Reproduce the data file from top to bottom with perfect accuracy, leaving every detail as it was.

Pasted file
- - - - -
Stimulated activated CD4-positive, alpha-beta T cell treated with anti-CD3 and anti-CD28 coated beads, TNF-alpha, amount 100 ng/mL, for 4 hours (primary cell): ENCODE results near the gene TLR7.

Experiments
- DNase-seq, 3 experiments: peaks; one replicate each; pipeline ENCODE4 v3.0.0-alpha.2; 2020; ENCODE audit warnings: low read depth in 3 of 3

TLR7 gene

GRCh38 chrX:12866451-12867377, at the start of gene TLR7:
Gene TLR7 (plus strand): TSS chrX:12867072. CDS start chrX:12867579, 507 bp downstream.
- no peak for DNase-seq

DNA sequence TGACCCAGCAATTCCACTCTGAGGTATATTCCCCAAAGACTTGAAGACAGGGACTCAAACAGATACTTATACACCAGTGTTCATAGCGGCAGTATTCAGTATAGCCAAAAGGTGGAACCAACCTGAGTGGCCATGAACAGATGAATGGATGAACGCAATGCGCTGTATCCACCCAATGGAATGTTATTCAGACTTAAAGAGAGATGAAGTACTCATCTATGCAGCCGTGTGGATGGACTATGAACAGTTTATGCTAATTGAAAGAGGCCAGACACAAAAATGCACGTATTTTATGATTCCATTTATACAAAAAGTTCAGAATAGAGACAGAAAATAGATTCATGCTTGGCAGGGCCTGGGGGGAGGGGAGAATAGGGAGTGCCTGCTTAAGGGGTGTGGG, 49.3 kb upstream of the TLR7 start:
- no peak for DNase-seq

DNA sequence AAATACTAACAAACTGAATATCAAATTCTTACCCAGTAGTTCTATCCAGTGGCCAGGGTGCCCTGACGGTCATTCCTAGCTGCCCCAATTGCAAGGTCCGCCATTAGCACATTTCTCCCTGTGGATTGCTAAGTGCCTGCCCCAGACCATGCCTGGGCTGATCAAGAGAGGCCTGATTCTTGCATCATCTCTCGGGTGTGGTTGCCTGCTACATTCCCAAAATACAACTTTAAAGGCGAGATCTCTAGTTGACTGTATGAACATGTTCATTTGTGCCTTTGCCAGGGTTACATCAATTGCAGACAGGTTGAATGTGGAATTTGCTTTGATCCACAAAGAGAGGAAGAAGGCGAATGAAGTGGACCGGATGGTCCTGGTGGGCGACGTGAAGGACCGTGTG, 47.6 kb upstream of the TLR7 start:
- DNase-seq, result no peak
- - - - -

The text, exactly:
Stimulated activated CD4-positive, alpha-beta T cell treated with anti-CD3 and anti-CD28 coated beads, TNF-alpha, amount 100 ng/mL, for 4 hours (primary cell): ENCODE results near the gene TLR7.

Experiments
- DNase-seq, 3 experiments: peaks; one replicate each; pipeline ENCODE4 v3.0.0-alpha.2; 2020; ENCODE audit warnings: low read depth in 3 of 3

TLR7 gene

GRCh38 chrX:12866451-12867377, at the start of gene TLR7:
Gene TLR7 (plus strand): TSS chrX:12867072. CDS start chrX:12867579, 507 bp downstream.
- no peak for DNase-seq

DNA sequence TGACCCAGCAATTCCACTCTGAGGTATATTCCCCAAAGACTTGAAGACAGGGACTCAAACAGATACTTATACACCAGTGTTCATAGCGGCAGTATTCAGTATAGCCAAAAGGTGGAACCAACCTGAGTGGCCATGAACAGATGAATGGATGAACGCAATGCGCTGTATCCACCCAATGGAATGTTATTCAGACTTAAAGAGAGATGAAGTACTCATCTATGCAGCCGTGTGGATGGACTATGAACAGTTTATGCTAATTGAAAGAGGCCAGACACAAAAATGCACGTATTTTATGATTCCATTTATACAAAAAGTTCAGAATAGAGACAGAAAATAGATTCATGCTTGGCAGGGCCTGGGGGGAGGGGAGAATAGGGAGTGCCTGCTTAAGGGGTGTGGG, 49.3 kb upstream of the TLR7 start:
- no peak for DNase-seq

DNA sequence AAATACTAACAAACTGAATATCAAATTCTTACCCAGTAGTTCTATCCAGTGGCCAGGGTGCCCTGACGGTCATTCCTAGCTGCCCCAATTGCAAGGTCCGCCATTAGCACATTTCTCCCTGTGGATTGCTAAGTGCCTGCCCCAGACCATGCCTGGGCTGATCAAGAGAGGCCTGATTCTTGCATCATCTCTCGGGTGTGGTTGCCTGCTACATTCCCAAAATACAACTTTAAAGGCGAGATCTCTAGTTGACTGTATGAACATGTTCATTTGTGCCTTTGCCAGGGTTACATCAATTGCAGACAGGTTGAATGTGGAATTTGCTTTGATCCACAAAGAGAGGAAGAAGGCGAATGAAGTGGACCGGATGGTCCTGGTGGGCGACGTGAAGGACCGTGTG, 47.6 kb upstream of the TLR7 start:
- DNase-seq, result no peak